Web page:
Dynamic stretching involves swinging arms and legs, or twisting the torso, until the limit of the range of motion is reached. It has benefits for dynamic flexibility, and is recommended as an important part of a pre-match warm-up. Dynamic stretching increases muscle temperature and improves blood flow. It is normally done in sets of 8 to 12 repetitions, although there is no need to go on if you have reached the maximum range of motion of a specific joint.

What Muscles Does Playing Tennis Work?

The answer to this is: ‘A surprising number!’. We can split the relevant muscles into three groups.

The muscles of a player’s lower body are in many ways the most important for tennis. The power for many shots emanates from the legs, and players are constantly running and jumping to get in position to hit the ball. Glutes, quadriceps, hamstrings and calves are all used almost continually.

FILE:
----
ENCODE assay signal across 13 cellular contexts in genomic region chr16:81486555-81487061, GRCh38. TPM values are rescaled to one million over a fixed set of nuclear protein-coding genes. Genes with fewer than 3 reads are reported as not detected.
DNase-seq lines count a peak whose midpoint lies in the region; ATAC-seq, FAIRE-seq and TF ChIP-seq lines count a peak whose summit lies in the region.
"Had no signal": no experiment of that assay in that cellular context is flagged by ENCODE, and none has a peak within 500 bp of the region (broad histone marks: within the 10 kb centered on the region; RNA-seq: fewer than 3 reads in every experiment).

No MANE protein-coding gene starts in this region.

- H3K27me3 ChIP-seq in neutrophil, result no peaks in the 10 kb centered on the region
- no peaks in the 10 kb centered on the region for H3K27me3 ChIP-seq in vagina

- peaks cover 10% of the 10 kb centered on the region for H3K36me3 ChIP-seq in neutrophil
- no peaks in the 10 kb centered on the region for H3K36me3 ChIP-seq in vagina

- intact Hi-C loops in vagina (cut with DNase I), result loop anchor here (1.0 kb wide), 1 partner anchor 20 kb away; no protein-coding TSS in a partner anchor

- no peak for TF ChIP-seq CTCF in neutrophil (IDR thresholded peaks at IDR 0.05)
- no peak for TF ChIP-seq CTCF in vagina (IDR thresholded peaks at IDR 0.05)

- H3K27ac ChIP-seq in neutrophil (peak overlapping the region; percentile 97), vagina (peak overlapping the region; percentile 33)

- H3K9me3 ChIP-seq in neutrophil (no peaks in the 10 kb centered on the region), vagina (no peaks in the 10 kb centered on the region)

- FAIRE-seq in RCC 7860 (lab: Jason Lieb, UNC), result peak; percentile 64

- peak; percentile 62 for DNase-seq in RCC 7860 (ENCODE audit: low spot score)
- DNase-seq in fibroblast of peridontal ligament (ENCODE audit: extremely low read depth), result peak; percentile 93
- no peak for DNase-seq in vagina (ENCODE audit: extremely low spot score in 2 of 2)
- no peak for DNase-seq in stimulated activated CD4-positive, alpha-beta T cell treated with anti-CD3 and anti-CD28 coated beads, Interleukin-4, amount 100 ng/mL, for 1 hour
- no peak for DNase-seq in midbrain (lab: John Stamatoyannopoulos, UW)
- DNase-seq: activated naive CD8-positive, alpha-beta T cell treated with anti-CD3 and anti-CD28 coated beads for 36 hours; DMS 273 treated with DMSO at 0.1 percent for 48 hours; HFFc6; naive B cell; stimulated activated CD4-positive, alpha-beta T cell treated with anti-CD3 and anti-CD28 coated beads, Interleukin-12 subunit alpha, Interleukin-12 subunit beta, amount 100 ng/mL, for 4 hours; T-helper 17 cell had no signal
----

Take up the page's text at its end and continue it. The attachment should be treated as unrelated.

The core, or lower back and stomach muscles, are also subject to constant demands during a game of tennis. They help you to remain stable when hitting the ball, and are crucial for quick changes of direction. The abdominal muscles are also an important part of the service action.

The least surprising muscles involved in playing tennis are those of the upper body, specifically biceps, triceps, shoulders, upper back and chest. Although the power is developed by the lower body, the upper body controls the shape of the shot and the follow-through.

Final Thoughts

Tennis is a sport which constantly challenges your body. If you aim to play at a high level, you must take physical training seriously. All of the exercises referred to above are helpful for improving your play and preventing injury.

Gui Hadlich

I got a chance to play junior and professional tournaments across the world, and in 2015 I began playing as the #1 player for Pepperdine University, a great division 1 school. I’ve had the chance to play against great names of the new generation, like Christian Garin, Cameron Norrie, and Kyle Edmund. I’m extremely passionate about the mental and technical part of the game. Oh, and I had lunch with Brad Gilbert once.